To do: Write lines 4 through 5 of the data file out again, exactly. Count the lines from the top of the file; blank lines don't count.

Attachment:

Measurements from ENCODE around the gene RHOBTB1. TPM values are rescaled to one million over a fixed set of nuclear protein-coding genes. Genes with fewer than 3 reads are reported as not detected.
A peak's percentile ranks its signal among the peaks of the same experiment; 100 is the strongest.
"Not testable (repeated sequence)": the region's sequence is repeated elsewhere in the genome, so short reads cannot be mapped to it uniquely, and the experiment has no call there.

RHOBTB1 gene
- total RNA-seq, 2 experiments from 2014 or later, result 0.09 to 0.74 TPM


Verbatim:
RHOBTB1 gene
- total RNA-seq, 2 experiments from 2014 or later, result 0.09 to 0.74 TPM